Regulators have identified how borrowers may have been harmed by a multitude of foreclosure errors, but they are largely leaving it to the servicers and their consultants to figure out how to fix it.
While the regulators will ultimately approve any remediation plan as part of the independent foreclosure review, they have encouraged the independent consultants to work with the 14 servicers to come up with a template for remediation.
The group is meeting in Washington this week to hash out more details, but sources familiar with the process say competing interests from large and small servicers — and strong differences of opinions about how to compensate borrowers — will make it difficult to achieve consensus. Some suggested federal regulators will have to be more explicit about what they will approve.
"This has been the most complex aspect of the overall consent order process to date," said Catherine Brown, a managing director at Treliant Risk Advisors, one of eight independent consultants. "There are some issues that I'm just not sure we can obtain absolute consensus on without more definitive direction by the regulators."
Sources said the Office of the Comptroller of the Currency (OCC) has not required the group to work together, but has urged them to come up with a framework for remediation that can be applied consistently.
Under the consent orders signed in April by the 14 largest mortgage servicers, the independent consultants will review loan files to determine if errors have occurred, whether those errors resulted in financial injury and how the borrower should be compensated.
The orders technically require the servicers to submit their own remediation plans. But sources said the responsibility for crafting those plans shifted to the independent consultants over the summer when regulators decided they wanted the consultants to report their findings and recommend remediation on a rolling basis.
A steering committee of several consultants has been working for weeks on a draft text that gives more detail about types of financial injury that could result from servicing errors, and offers guidelines for servicers to remedy borrower harm.
But there are concerns among some people involved in the process that the servicers — particularly the larger ones — may be playing too large a role in shaping the remediation guidelines.
"Even though the overall burden has shifted to the independent consultants from a formal perspective, from a practical perspective the servicers have still had a lot of involvement," said an individual working for one of the independent consulting firms. "There is some concern that the regulators will be critical of that, and that ultimately it's the servicers' agendas that are precluding greater consensus, rather than the independent consultant's agendas."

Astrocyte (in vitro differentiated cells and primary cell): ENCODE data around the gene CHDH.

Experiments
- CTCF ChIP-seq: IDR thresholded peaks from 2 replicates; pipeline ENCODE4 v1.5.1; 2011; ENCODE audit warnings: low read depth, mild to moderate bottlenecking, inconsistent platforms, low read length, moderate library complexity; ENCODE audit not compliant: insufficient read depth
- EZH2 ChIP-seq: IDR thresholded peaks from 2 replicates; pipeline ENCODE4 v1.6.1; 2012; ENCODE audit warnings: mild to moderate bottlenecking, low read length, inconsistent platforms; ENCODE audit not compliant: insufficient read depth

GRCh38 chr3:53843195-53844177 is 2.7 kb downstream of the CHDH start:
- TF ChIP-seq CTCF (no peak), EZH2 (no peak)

The regulators and servicers insist that the process, including the development of remediation guidelines, is independent.
"The independent reviewer makes the recommendations, which then the servicers have to respond to and all of that will be reviewed by the regulators, so it will be an independent process with oversight from the regulators," said Paul Leonard, the vice president of government affairs for the Financial Services Roundtable's Housing Policy Council, which is coordinating communications for the servicers related to the consent orders.
Bryan Hubbard, a spokesman for the OCC, said the independence of the consultants and their reviews has been a priority from day one.
"The OCC and other federal regulators have been very clear on this issue, and rejected some proposed consultants and law firms to avoid conflicts of interests," Hubbard said. "Regulators required language in the engagement letters to ensure independence. As we progress, we will be monitoring the conduct of the reviews to ensure they are free from undue influence."
The OCC intends to use the proposal from the steering group as a basis for additional guidance on remediation, and will be asking the group to submit final recommendations within the next several weeks.
Although some consensus has been reached, sources said it's doubtful that the group will reach unanimous agreement on a final plan.
"I think we'll get a document that many people are comfortable with, that the OCC and the Fed will probably push us to go further with in many respects, and some people will probably say, 'I don't support this, I think it's wrong for legal reasons or political reasons,'" another person participating in the discussions said this week.